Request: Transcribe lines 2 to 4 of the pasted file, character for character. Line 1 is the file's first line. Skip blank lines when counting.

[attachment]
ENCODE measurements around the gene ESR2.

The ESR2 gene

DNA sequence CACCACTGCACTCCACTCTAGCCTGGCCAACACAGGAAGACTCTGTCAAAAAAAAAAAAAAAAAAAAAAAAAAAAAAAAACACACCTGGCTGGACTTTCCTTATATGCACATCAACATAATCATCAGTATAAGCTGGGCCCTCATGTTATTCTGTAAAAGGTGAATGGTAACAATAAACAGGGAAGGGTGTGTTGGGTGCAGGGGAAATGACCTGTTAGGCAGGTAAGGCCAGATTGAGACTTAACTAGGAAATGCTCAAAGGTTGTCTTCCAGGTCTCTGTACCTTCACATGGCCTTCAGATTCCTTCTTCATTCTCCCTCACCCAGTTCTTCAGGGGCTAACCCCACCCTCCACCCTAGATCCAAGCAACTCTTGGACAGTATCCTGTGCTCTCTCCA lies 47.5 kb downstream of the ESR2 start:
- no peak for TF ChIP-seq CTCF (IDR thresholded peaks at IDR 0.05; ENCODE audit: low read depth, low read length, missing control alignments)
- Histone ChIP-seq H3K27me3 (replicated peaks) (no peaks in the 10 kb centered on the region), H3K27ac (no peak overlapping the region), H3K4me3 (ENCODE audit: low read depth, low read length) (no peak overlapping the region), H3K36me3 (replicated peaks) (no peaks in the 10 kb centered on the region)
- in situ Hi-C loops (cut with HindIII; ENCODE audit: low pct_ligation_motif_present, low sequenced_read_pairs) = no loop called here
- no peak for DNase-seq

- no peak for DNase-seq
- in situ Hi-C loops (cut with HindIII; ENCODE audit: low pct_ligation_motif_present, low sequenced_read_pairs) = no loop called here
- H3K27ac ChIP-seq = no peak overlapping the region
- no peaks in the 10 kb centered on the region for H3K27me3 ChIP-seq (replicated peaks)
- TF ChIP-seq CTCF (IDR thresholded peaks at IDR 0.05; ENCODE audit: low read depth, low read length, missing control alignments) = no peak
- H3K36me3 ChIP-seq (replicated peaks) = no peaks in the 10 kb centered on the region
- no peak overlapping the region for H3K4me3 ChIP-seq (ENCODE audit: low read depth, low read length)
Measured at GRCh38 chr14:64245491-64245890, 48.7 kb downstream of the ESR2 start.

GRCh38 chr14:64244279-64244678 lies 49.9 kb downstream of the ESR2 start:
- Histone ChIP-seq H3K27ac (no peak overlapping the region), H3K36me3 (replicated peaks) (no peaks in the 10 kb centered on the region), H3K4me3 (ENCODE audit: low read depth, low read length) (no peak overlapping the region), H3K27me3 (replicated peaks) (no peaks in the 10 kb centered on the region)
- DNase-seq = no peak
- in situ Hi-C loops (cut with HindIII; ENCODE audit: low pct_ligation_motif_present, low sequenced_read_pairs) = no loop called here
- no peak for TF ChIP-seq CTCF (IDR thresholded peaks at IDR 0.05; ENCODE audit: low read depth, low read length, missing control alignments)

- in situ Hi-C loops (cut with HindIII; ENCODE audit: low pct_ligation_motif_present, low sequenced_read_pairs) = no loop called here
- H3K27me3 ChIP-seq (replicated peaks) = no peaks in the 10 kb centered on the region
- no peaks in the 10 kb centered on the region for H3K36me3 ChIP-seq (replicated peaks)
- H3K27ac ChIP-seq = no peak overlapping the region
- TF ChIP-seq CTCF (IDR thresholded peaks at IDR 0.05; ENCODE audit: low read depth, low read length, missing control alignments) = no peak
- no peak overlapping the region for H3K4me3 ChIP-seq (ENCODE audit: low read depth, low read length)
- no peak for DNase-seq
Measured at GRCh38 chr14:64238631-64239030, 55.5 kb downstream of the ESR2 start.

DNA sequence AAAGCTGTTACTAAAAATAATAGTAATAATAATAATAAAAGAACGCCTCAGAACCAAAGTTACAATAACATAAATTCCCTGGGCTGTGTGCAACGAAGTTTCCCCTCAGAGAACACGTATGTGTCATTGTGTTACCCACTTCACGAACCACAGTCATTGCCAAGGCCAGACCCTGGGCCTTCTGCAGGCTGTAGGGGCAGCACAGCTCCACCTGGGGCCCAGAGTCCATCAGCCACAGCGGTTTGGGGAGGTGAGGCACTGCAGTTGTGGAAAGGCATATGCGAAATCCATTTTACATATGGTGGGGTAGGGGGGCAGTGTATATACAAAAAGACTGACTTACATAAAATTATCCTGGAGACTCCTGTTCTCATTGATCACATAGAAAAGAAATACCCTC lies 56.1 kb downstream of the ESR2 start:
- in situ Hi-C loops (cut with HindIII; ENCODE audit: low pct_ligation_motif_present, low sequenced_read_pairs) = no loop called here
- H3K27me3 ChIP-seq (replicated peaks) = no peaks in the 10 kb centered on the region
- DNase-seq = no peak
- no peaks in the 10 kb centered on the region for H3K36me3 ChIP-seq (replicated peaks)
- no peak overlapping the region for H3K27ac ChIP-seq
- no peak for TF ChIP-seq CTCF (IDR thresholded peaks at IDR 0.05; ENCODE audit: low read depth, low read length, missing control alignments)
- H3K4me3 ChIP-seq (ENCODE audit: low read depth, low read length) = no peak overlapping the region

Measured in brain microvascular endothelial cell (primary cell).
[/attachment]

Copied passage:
The ESR2 gene

DNA sequence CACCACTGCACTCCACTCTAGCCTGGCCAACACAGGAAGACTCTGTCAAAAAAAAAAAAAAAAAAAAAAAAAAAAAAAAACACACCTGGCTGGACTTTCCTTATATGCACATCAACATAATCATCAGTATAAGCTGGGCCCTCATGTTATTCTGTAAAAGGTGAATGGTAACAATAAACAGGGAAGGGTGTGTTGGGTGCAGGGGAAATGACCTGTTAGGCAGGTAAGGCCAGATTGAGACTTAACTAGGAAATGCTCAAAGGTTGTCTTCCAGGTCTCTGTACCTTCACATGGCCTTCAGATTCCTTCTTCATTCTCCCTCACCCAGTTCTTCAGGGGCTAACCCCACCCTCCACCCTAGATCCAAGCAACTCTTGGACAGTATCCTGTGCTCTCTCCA lies 47.5 kb downstream of the ESR2 start:
- no peak for TF ChIP-seq CTCF (IDR thresholded peaks at IDR 0.05; ENCODE audit: low read depth, low read length, missing control alignments)